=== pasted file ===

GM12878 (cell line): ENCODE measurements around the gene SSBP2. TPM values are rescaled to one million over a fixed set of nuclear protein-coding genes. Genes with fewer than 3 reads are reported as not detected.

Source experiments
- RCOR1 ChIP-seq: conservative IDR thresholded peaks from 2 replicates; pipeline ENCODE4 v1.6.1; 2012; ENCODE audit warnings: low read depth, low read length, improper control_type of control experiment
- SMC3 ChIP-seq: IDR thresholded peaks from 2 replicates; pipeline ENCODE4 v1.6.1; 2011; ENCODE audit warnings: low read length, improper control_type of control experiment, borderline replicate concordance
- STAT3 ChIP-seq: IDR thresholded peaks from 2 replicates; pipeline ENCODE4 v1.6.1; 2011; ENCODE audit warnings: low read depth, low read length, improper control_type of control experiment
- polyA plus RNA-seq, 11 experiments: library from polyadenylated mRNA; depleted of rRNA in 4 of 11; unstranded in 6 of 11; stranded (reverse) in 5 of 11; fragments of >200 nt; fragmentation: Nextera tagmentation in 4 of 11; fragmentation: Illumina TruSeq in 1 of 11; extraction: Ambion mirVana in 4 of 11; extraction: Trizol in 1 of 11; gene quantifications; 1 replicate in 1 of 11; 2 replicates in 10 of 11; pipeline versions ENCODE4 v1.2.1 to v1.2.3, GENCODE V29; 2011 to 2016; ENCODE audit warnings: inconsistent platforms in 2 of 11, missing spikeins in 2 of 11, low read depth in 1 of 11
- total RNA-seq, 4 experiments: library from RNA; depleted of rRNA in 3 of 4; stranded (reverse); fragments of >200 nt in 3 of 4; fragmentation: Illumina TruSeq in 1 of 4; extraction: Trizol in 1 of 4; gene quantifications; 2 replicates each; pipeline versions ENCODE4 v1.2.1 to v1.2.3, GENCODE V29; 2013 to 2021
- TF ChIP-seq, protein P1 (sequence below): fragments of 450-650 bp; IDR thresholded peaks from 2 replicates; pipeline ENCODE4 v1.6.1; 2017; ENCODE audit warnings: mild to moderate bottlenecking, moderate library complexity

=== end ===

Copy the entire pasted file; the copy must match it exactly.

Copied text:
GM12878 (cell line): ENCODE measurements around the gene SSBP2. TPM values are rescaled to one million over a fixed set of nuclear protein-coding genes. Genes with fewer than 3 reads are reported as not detected.

Source experiments
- RCOR1 ChIP-seq: conservative IDR thresholded peaks from 2 replicates; pipeline ENCODE4 v1.6.1; 2012; ENCODE audit warnings: low read depth, low read length, improper control_type of control experiment
- SMC3 ChIP-seq: IDR thresholded peaks from 2 replicates; pipeline ENCODE4 v1.6.1; 2011; ENCODE audit warnings: low read length, improper control_type of control experiment, borderline replicate concordance
- STAT3 ChIP-seq: IDR thresholded peaks from 2 replicates; pipeline ENCODE4 v1.6.1; 2011; ENCODE audit warnings: low read depth, low read length, improper control_type of control experiment
- polyA plus RNA-seq, 11 experiments: library from polyadenylated mRNA; depleted of rRNA in 4 of 11; unstranded in 6 of 11; stranded (reverse) in 5 of 11; fragments of >200 nt; fragmentation: Nextera tagmentation in 4 of 11; fragmentation: Illumina TruSeq in 1 of 11; extraction: Ambion mirVana in 4 of 11; extraction: Trizol in 1 of 11; gene quantifications; 1 replicate in 1 of 11; 2 replicates in 10 of 11; pipeline versions ENCODE4 v1.2.1 to v1.2.3, GENCODE V29; 2011 to 2016; ENCODE audit warnings: inconsistent platforms in 2 of 11, missing spikeins in 2 of 11, low read depth in 1 of 11
- total RNA-seq, 4 experiments: library from RNA; depleted of rRNA in 3 of 4; stranded (reverse); fragments of >200 nt in 3 of 4; fragmentation: Illumina TruSeq in 1 of 4; extraction: Trizol in 1 of 4; gene quantifications; 2 replicates each; pipeline versions ENCODE4 v1.2.1 to v1.2.3, GENCODE V29; 2013 to 2021
- TF ChIP-seq, protein P1 (sequence below): fragments of 450-650 bp; IDR thresholded peaks from 2 replicates; pipeline ENCODE4 v1.6.1; 2017; ENCODE audit warnings: mild to moderate bottlenecking, moderate library complexity